In Michael Massaia‘s landscapes of Central Park, abandoned houses, and an amusement park, light has an eerie, incandescent quality.

His exposures are made between 2:00 and 5:00 AM with a large format camera that records and defines the light that gathers out of darkness. Isolation, disconnection, the shifting lines between revealing and concealing, and a romantic attempt to spotlight are constants in all of his work. Night serves as the backdrop in which the photographer can record, or draw, an almost infinite patterning of light and create a world either real or imagined. On a metaphoric level, night is a time of darkness which, by nature, conceals objects, people, and locations.

Michael Massaia, Deep in A Dream – Central Park – Fading Away, 2011, Platinum/Palladium photograph

Late Night/Early Morning Hours

During an interview we asked Massaia about shooting between the hours of 2 and 6 AM, a time he describes as most “haunting, desolate, and inviting.” We wanted to know what about a haunted and desolate place makes it inviting for him. He answered:

The late night/early morning hours offer a strange type of honesty, or perhaps longing, that simply evaporates once the sun rises. All the cards seem to be laid out on the table at 3 AM in a way that never really happens during the day. You have this constant feeling that at any moment something unforeseen and wonderful could happen, contrasted by a feeling that at any moment things could go very bad. Oddly enough, I also feel less isolated during these hours. I think that finding a connection in what most people perceive to be an undesirable time and place, is ultimately the catalyst for everything I do.”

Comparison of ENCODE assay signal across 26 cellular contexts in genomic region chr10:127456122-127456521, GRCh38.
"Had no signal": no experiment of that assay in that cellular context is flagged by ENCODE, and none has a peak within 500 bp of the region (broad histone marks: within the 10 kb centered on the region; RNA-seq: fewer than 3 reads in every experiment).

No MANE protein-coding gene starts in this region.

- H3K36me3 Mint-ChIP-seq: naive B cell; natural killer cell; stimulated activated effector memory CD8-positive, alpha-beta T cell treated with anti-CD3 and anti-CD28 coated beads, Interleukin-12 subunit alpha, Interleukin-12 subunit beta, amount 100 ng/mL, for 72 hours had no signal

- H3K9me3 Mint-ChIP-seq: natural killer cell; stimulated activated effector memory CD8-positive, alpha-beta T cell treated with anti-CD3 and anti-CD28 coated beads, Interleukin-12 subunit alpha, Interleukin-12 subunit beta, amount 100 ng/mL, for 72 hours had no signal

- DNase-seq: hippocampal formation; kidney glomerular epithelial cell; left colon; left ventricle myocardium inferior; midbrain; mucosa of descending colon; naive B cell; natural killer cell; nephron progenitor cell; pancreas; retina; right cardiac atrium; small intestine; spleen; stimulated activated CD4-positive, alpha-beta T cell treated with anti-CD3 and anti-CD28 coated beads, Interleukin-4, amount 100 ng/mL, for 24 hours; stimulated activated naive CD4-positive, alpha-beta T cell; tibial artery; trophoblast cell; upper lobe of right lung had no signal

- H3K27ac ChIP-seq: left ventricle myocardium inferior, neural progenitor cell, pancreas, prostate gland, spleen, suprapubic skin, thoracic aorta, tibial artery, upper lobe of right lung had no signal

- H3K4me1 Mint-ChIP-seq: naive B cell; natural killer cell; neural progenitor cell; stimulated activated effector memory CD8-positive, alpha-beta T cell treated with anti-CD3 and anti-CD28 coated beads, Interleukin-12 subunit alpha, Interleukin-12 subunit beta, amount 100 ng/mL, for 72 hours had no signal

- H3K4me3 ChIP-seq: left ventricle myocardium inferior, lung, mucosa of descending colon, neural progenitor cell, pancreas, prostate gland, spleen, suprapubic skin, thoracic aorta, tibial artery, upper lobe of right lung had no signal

Early Exposure

Michael Massaia’s involvement in photography started in high school and he has remained consumed by a calling to create fine pictures ever since. He specializes in large format black and white film image captures and large format platinum and silver gelatin printing (click here to watch a video of Massaia in his darkroom). All of his photographs are true “one shot” scenes (his images are never composited from multiple exposures). Massaia works alone and is the sole craftsman from the composing of the picture behind the ground glass to the moment the final print is made.


His work has been featured in television documentaries, written about extensively in major photography magazines, and he has been a recipient in the 2013 Hearst 8 x 10 Photography Biennial. Today, Massaia continues to produce uniquely beautiful nocturnal compositions in brilliantly saturated blacks, whites, and grays.


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